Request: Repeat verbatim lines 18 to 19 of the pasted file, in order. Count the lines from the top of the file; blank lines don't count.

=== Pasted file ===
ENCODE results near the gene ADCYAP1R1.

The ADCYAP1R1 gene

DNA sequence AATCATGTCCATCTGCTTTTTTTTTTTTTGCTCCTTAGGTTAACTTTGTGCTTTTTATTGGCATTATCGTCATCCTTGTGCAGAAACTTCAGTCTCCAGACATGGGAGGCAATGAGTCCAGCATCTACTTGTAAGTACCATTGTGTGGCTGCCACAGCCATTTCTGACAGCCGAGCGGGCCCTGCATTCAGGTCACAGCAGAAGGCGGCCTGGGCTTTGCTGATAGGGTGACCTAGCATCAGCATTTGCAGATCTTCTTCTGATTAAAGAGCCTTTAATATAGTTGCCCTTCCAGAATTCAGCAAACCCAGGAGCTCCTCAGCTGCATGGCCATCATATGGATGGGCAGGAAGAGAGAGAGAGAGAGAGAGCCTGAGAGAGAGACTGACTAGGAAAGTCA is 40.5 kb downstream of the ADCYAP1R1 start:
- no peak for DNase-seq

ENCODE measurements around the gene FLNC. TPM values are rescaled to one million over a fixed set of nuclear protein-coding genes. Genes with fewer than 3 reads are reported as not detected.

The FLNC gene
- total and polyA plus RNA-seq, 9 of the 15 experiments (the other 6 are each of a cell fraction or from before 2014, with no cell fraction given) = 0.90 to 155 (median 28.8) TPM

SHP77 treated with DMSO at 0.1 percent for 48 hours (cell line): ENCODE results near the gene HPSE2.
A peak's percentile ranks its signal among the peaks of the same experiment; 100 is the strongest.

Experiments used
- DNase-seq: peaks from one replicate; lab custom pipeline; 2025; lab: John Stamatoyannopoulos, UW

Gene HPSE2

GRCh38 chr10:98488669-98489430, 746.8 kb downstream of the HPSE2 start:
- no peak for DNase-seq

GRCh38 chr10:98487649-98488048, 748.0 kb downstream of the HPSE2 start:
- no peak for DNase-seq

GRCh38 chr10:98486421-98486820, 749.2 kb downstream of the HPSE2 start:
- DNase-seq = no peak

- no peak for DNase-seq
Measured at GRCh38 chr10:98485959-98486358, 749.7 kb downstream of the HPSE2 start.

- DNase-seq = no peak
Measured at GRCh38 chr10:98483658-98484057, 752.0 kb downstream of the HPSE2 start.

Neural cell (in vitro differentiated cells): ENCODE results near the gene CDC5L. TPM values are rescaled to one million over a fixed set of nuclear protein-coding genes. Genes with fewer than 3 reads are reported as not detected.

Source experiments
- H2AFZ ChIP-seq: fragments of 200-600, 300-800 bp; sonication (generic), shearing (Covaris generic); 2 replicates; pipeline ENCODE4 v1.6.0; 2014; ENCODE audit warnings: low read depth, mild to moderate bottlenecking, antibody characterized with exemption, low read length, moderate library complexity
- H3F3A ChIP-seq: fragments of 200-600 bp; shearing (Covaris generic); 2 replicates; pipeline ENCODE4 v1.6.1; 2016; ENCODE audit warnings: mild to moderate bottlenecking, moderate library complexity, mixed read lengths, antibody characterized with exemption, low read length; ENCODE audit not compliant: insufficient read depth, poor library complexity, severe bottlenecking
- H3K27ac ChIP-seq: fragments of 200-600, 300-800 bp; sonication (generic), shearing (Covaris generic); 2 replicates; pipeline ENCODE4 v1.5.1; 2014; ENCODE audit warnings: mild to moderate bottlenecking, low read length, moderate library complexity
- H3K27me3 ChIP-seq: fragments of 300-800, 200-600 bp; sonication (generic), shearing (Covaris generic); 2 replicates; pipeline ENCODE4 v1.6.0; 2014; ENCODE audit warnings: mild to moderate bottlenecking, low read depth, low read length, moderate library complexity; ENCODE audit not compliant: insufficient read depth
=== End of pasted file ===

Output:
- DNase-seq = no peak

- no peak for DNase-seq